Dispelling the Myths: Longevity in Relationships
There is something about a couple that has been together for seemingly forever that makes it seem like they were meant to be. It makes you start to believe in destiny.
The way they act around each other, the way their lives intertwine so – apparently – seamlessly. Some couples can make relationships that last a lifetime look as easy as those first few carefree weeks, when the stresses of an actual life together are far from an issue.
Some couples make it look easier with every anniversary that passes. They genuinely and fully mean it when they celebrate each year that goes by as another twelve months of harmony and love.
When you really are connected so intimately to another person, it is truly worth celebrating that you have been lucky enough to spend so much of your lives together.
When you’re in a relationship with someone who you argue with more than you enjoy being around, that kind of longevity stops feeling like a special occasion. It becomes a chore just to drag yourself to the next hurdle.
It’s easy to look at people who have been together forever and assume that it’s easy to get to that point, to assume that one day you’ve been together long enough that everything just falls into place.
But that’s not how relationships work.
Even the most perfect looking relationship has its problems on the inside. But the ones that last are the ones that confront them, the ones that go to every length to address and resolve those problems as a partnership.
The relationships that look the best, from the outside, are the ones that don’t really care how they look. The people in those relationships are too busy making sure that it feels right to worry about anything so superficial.
Anyone preoccupied with hastily patching over problems so that you carry on acting like they’re happy may well have a long lasting relationship they can keep up for their entire life. But it won’t have the stability of one where everyone involved takes the time to make sure that every problem is properly examined and, where possible, resolved.
When it’s not possible to resolve a problem, it’s no good pretending it will just go away.
You’ll probably be able to hide that it bothers you for a long time. Maybe even forever. But it’ll always be there, and it’ll always eat away at the relationship you tell the world – and even that you tell yourself – you have.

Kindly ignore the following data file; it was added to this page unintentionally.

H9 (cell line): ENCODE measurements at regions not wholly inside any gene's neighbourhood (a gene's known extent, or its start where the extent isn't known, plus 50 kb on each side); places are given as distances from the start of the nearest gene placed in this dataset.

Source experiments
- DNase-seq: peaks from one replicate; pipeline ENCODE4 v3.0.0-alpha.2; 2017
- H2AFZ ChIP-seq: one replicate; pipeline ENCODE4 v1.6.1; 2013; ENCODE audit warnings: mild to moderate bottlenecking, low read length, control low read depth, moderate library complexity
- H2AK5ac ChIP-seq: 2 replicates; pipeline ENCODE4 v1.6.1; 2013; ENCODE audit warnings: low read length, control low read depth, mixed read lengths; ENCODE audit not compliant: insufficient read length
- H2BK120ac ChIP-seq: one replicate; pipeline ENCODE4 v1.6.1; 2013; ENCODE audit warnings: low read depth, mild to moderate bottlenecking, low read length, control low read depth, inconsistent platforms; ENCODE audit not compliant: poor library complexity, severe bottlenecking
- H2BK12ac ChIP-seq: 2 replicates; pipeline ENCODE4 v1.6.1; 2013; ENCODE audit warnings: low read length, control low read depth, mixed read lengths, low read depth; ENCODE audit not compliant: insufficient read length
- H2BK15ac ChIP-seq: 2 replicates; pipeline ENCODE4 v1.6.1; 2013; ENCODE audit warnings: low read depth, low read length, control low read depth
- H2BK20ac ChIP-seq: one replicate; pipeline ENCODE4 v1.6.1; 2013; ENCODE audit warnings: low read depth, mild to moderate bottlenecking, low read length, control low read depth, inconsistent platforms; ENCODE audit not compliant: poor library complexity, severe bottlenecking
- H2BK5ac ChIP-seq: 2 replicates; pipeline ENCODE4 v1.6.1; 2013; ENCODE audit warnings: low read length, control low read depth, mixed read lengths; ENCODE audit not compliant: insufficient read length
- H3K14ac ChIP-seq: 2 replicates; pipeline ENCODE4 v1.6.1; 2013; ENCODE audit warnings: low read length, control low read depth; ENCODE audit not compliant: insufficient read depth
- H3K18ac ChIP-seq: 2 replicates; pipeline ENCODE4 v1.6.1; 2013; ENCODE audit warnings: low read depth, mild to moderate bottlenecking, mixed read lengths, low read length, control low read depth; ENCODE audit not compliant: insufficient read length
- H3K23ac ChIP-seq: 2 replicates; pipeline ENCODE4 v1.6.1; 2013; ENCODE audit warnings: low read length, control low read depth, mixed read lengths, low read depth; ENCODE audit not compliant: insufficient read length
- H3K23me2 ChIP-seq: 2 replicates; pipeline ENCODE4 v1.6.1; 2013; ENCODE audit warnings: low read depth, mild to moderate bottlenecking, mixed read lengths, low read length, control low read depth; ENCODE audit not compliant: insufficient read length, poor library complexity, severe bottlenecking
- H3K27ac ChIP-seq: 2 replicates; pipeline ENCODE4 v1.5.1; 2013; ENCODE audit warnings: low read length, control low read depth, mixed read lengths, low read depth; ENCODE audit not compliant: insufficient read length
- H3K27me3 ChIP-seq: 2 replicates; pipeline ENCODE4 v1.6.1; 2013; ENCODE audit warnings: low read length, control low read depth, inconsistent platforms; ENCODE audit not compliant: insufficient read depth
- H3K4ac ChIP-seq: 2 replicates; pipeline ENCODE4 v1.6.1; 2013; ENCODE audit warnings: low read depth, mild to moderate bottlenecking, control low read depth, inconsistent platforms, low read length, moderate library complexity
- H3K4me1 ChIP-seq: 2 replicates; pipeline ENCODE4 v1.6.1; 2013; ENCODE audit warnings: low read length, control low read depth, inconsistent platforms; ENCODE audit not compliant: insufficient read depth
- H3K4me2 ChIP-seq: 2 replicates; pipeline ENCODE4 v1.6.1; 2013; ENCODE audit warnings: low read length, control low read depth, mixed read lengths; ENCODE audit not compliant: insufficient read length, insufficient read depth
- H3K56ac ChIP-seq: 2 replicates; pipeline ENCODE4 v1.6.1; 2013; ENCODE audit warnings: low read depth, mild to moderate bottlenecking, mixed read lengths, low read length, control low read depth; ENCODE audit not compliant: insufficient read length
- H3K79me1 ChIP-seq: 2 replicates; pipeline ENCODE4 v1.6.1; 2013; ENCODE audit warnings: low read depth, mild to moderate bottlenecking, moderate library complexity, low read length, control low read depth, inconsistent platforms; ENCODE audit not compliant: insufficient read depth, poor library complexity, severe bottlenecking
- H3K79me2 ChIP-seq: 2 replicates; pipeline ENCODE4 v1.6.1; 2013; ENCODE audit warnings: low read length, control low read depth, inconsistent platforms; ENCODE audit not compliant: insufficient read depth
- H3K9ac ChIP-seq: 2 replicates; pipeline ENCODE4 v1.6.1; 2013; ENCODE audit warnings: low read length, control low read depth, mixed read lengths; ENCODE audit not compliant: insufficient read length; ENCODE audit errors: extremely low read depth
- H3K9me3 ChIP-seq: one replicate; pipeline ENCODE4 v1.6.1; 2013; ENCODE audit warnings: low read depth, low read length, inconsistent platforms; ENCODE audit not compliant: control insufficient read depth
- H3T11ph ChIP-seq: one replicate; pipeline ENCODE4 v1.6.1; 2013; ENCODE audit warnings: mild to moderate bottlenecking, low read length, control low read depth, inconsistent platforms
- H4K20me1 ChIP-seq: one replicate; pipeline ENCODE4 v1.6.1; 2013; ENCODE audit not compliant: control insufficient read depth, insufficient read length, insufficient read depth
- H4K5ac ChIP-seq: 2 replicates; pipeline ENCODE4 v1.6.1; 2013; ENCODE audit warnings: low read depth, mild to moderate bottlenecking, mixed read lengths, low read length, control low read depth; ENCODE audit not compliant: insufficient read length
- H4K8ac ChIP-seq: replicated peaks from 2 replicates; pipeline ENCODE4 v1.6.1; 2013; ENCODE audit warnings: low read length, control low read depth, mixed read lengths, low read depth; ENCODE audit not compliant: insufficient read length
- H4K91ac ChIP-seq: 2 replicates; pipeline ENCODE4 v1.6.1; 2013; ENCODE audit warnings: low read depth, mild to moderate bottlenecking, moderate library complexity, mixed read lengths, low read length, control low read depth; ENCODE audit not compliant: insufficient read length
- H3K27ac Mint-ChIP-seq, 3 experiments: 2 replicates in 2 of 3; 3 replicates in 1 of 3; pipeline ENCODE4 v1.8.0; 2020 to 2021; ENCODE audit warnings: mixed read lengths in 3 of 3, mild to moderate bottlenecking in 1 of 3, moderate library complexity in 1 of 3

There’s no point in staying in a relationship for a year – or five years – or ten years – or fifty years if you spend half of that time upset or angry or paranoid or in any other way unhappy.
The value of a relationship is not in how long it lasts.
The value of any relationship is only ever in how happy it makes you.
It’s easy to pretend you have no problems as long as you’re prepared to see and weep on the inside, alone. It’s difficult to say to someone’s face that things aren’t working and to start over again. But when the situation upsets you and things only ever seem to get worse, it’s worth it.
There’s no point staying with someone if you’re miserable all the time you’re with them.
Ending a relationship that hurts you doesn’t mean throwing away the time you’ve already put into it. It means reclaiming all the time you still have ahead of you to find someone who makes you truly happy and who you can love purely and wholeheartedly.
It means making a decision to make sure you are happy.
Author Bio – Kirstie Summers is journalist whose day job takes her to all the most interesting places and events in South London. She also freelances for a number of sites and publications, from gaming and literature reviews to creative fiction. She lives in London and spends as much of her free time as possible making the most of being in such a diverse city. She keeps one day a week to herself to swim, relax and keep the stress of the world at bay.